Aboriginal and Torres Strait Islander Nurses and Midwives respond to the National Apology from the Council of Deans of Nursing and Midwifery Australia
School of Nursing and Midwifery
Australia is in a time of remarkable political and social change. The voices of Aboriginal and Torres Strait Islander people resonate in their call for social justice reforms for safer health care. The nation is on the cusp of an extraordinary opportunity of a referendum for an Indigenous Voice to Parliament (From the Heart, 2022) affording Aboriginal and Torres Strait Islander people a coherent political position to exercise our sovereign voices regardless of the government in power. Respectively nursing and midwifery have been involved in movements of change since the first five Irish Sisters of Charity arrived and disembarked at Sydney Cove in 1838, later joined by Nightingale nurses in 1868. Their introduced Eurocentric model of nursing and midwifery obscured the pre-existing knowledges and practices of traditional Aboriginal health care and birthing. Now these previously adversarial streams of Western and Indigenous health knowledges and practices are joint protagonists to the genealogy of the Council of Deans of Nursing and Midwifery, Australia's (CDNM) formal Apology.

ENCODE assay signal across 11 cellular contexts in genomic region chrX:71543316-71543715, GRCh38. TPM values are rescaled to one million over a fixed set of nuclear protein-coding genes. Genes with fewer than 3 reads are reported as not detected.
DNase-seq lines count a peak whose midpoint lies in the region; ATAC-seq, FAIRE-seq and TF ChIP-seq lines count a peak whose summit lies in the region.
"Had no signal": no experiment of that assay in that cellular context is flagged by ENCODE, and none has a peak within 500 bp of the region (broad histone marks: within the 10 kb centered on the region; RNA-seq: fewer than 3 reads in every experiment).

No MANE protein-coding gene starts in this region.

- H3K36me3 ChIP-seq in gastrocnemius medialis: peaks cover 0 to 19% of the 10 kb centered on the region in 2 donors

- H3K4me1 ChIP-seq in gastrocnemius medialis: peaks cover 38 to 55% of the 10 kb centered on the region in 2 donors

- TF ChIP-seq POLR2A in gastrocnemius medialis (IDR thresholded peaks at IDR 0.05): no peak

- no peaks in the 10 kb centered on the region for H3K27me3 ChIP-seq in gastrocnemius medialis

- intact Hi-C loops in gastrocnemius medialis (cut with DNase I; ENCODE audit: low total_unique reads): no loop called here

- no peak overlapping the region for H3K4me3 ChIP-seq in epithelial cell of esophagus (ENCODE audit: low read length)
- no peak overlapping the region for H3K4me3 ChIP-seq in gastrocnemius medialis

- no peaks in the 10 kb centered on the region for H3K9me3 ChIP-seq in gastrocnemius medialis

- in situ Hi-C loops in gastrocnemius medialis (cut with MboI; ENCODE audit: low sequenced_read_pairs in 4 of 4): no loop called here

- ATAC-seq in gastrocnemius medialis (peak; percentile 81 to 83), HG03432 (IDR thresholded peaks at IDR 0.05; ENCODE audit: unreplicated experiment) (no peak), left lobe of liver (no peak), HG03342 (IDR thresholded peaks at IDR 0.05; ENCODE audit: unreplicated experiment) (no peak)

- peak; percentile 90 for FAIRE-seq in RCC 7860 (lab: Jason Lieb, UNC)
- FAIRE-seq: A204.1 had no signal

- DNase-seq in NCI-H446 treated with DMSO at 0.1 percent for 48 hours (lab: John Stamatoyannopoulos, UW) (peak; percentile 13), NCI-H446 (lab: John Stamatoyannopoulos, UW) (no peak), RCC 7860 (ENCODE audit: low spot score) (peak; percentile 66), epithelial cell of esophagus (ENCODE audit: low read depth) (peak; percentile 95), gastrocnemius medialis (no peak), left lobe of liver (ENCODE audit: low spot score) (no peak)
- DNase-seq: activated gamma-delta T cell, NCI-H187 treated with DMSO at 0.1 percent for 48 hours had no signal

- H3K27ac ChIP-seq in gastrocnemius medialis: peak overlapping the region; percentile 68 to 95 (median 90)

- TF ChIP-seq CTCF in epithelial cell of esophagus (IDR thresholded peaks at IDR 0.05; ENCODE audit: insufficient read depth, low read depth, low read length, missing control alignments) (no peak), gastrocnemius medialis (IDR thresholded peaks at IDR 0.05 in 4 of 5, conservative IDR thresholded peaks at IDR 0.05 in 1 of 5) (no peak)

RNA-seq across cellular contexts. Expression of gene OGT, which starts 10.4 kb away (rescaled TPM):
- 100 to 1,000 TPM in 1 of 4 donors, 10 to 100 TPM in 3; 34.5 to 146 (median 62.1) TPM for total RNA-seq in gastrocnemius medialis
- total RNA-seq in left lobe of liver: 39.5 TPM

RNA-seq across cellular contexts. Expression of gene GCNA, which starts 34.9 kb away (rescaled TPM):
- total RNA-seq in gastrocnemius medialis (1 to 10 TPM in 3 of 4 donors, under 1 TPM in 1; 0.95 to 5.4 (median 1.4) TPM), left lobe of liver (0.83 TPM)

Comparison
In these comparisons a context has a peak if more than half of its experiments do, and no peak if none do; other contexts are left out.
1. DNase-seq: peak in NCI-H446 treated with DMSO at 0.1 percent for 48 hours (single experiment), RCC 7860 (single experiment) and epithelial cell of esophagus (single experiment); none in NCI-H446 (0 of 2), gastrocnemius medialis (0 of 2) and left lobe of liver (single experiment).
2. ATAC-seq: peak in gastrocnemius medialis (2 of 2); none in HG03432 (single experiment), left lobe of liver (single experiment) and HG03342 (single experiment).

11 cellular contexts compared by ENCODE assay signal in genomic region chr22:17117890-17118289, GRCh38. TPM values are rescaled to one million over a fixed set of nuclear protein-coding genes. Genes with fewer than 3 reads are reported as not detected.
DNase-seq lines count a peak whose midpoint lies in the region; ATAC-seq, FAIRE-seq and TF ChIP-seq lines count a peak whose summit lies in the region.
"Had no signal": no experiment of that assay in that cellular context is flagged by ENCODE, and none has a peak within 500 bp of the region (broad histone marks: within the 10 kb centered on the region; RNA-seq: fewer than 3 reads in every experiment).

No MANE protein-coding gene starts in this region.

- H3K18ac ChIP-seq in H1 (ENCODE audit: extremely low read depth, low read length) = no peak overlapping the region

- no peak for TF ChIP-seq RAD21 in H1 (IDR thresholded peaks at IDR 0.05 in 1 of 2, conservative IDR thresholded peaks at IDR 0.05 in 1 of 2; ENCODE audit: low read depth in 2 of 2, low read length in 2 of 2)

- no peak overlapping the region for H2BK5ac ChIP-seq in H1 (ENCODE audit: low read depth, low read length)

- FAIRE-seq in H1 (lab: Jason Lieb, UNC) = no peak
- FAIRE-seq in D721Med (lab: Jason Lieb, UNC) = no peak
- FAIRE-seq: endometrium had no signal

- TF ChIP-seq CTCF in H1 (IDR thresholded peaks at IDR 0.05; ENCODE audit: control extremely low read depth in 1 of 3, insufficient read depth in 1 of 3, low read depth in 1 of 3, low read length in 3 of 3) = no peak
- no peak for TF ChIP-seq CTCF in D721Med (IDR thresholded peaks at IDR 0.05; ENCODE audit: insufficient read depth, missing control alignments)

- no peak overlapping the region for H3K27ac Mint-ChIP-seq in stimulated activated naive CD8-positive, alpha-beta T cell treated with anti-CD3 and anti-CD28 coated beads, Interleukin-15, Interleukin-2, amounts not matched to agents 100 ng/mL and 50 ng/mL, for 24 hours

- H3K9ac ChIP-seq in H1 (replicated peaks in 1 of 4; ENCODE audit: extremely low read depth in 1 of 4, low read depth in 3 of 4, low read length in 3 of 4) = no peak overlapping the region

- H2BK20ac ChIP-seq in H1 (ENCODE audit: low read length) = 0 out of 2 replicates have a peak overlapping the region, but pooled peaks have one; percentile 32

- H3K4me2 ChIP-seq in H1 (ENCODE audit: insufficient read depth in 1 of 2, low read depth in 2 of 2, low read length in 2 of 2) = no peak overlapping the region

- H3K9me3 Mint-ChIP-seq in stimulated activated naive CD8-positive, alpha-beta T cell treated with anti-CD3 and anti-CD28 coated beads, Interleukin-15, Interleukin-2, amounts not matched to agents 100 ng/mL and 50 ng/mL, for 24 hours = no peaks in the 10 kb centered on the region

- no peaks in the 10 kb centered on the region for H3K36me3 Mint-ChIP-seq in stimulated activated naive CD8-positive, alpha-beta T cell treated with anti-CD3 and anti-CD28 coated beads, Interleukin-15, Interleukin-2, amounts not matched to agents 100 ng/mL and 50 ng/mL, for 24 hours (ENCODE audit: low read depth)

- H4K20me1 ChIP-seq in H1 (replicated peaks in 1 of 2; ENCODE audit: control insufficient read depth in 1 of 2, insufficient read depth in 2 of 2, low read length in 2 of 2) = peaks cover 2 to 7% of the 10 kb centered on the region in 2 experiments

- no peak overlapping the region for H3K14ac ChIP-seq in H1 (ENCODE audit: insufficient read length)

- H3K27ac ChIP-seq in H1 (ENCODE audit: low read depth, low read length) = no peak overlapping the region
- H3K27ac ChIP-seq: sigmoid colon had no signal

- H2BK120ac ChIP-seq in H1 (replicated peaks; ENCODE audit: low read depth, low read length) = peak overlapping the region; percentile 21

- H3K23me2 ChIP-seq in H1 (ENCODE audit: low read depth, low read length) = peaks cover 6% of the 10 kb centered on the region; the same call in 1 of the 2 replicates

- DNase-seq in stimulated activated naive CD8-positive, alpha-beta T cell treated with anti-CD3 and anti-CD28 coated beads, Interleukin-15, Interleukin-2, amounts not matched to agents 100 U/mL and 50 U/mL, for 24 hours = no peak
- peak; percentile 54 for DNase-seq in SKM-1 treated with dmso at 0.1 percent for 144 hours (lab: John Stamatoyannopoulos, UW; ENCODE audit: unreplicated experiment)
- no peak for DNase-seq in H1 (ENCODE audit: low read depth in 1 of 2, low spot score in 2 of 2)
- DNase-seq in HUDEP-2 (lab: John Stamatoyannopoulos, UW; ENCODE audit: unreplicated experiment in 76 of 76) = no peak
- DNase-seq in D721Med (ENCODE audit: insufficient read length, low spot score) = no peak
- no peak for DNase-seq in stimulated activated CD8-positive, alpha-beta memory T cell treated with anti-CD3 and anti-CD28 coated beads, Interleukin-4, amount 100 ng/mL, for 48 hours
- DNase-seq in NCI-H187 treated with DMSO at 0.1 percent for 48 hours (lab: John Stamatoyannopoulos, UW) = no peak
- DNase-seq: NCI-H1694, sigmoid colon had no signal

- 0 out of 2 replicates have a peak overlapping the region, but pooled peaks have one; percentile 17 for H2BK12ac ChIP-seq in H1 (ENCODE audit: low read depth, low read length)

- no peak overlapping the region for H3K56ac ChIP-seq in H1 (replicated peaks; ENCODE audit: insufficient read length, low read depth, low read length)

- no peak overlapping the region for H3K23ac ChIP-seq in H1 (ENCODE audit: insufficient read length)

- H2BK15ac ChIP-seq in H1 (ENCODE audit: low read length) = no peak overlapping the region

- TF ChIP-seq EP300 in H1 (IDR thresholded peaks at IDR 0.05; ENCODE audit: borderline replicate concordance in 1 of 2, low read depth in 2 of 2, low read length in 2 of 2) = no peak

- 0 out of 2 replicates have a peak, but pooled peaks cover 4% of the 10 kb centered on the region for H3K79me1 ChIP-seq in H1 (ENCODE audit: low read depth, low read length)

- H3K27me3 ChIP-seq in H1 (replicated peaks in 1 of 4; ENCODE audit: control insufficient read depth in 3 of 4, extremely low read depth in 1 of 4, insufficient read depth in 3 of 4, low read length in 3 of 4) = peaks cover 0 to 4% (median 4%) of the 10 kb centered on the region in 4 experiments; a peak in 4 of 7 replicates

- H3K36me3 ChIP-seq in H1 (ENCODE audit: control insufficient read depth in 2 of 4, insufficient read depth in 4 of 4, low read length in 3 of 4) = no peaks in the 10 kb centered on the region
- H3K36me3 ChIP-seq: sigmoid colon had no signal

Geia, L. K., Deravin, L., & West, R. (2023). Aboriginal and Torres Strait Islander nurses and midwives respond to the National Apology from the Council of Deans of Nursing and Midwifery Australia. Collegian, 30(2), 210-212. https://doi.org/10.1016/j.colegn.2023.03.012